Trudeau announces $25K for families of Canadian PS752 victims
OTTAWA -- Prime Minister Justin Trudeau has announced Ottawa will pay $25,000 in compensation for each of the Canadian victims of the downed Ukrainian airline.
On Friday morning, PM Trudeau said the families of all Canadian citizens and the additional 29 permanent residents killed would be provided the financial allotment "to assist with their immediate needs, such as funeral arrangements and travel."
The announcement comes after the prime minister attended a closed-door meeting with the government’s Incident Response Group to discuss the crash and the ongoing investigation into how Flight PS752 was the shot down by an Iranian surface-to-air missile more than a week ago.
Trudeau said his team decided on the amount of compensation after consulting with victims' families about such needs as travel costs. Funding earmarked for the 57 Canadian citizens and 29 permanent residents who were killed when the airliner crashed brings the federal government’s total commitment to $2.1 million.
"It is not the compensation that we expect will come and should come from Iran in due course, but these families need help now and we will be getting this money to them as quickly as we possibly can in the coming days."
As previously announced, the government has also established a phone line and inbox for families with immigration-related requests, and is waiving or reimbursing travel visa costs.
Mental health services are also being made available for those affected.
Meanwhile, Foreign Affairs Minister Francois-Philippe Champagne is in Muscat, Oman today, meeting with his Iranian counterpart Jayad Zarif. This will be the third time the two have spoken and first time they’ve met since the crash.
In a rare sermon during Friday prayers, Iran's supreme leader called the downing of the civilian airliner a bitter accident that saddened Iran and made its enemies happy.
Ayatollah Ali Khamenei said Iran's international rivals have seized on the crash to question the country and its armed forces. He also attacked the United States for its killing of a top Iranian general, which was a factor in putting Iranian air defences on high alert, and called President Donald Trump a clown.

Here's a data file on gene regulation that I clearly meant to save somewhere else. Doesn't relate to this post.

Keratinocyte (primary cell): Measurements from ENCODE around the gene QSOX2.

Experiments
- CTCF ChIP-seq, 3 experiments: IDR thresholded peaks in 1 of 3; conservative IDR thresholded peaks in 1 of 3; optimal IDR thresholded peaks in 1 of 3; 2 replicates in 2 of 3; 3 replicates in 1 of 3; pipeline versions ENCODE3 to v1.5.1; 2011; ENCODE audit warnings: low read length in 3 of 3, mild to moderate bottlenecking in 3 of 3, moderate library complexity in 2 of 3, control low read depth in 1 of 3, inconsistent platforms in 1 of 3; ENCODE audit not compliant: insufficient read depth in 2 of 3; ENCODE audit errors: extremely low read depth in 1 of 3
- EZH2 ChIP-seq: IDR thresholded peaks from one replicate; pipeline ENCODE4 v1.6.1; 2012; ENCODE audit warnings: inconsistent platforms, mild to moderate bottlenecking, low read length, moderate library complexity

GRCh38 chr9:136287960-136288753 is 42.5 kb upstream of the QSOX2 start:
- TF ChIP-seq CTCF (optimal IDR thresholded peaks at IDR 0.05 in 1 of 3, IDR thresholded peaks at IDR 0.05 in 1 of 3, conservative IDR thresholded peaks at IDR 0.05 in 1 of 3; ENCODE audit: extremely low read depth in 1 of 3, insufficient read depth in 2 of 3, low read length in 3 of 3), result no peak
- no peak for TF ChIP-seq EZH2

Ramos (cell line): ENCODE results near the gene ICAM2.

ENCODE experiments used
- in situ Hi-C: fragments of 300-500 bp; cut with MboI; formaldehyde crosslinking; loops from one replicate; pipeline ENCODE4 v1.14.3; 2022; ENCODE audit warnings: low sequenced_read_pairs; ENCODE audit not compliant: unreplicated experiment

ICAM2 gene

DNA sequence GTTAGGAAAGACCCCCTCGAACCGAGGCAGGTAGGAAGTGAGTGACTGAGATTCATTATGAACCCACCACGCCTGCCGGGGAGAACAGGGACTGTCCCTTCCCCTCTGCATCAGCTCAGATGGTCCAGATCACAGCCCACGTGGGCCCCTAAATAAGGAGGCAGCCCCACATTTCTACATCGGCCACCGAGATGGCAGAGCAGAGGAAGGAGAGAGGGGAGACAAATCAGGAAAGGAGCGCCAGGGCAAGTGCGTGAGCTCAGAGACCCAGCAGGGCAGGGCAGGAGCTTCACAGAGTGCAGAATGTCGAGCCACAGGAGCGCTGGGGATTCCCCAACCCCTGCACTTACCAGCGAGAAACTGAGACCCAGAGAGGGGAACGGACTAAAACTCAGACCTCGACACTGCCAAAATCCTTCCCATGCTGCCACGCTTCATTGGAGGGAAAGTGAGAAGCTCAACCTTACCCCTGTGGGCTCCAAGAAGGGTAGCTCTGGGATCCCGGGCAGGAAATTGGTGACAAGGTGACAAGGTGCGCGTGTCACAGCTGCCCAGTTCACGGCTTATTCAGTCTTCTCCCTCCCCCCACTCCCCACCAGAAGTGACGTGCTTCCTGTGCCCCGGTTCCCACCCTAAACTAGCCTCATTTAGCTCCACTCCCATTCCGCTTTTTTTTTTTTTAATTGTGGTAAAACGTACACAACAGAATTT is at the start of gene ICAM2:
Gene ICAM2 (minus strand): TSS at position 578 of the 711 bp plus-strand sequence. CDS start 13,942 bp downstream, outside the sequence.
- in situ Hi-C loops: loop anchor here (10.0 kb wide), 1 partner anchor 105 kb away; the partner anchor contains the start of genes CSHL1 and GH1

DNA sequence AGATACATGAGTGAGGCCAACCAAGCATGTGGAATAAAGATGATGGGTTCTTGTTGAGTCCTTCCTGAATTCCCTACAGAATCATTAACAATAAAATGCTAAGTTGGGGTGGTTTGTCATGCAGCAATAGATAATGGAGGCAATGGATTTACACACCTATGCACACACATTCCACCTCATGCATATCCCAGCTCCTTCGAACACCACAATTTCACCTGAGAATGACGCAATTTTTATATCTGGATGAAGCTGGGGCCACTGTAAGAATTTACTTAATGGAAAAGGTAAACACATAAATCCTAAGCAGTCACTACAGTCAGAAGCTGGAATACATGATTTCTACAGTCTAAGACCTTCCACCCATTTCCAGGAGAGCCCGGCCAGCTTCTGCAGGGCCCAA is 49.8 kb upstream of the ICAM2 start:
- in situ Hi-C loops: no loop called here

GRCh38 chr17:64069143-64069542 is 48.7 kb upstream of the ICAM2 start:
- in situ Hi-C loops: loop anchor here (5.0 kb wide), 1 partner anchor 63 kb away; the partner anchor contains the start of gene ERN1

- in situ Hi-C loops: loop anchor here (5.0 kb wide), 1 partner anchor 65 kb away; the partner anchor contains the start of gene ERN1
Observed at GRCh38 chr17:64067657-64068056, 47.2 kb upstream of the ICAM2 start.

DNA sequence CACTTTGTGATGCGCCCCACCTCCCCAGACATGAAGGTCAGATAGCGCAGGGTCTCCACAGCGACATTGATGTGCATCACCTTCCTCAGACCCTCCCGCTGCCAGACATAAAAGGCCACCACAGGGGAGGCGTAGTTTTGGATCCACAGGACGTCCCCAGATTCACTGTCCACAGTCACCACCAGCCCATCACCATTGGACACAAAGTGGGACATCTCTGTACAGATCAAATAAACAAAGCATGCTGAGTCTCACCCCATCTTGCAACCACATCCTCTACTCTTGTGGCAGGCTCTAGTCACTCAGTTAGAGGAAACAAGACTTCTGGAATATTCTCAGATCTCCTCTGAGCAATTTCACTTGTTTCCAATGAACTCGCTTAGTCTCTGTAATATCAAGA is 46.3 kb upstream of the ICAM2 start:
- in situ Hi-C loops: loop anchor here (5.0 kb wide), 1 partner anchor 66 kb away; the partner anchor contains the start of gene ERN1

On Thursday, countries with victims in the crash – Britain, Sweden, Afghanistan, and Ukraine – met in London to deliver a succinct message to Tehran on priorities like access, compensation, and repatriating remains.
Their memo was clear: be prepared to respond in the form of financial reimbursement for families' losses.
"We are judging Iran every day, demand by demand," Foreign Affairs Minister Francois-Philippe Champagne said after the meeting.
Trudeau on Friday said his team continues to push for more access to the black boxes to indicate what exactly happened in the minutes before the plane set ablaze but noted they were "significantly damaged" during the crash.
"Iran does not have the level of technical expertise and mostly the equipment necessary to be able to analyze these damaged black boxes quickly; there are only a few places in the world that can."
France, he noted, is one of those places and there is brewing "consensus" that sending them there would be a good start.
As to whether Iran is cooperating with the international community on their calls for a rigorous investigation, Trudeau said "so far, the people we’ve engaged with in Iran have been aligned with that wish."
A friend of one of the victims told CTV News on Friday she welcomes the prime minister’s announcement and efforts to seek justice for those impacted.
"We really appreciate what the prime minister started to do from the very first day. It was a big support and it really helped us, it helped the family, everyone," said Shadi Ashtari.
With files from CTV News’ Michel Boyer & The Canadian Press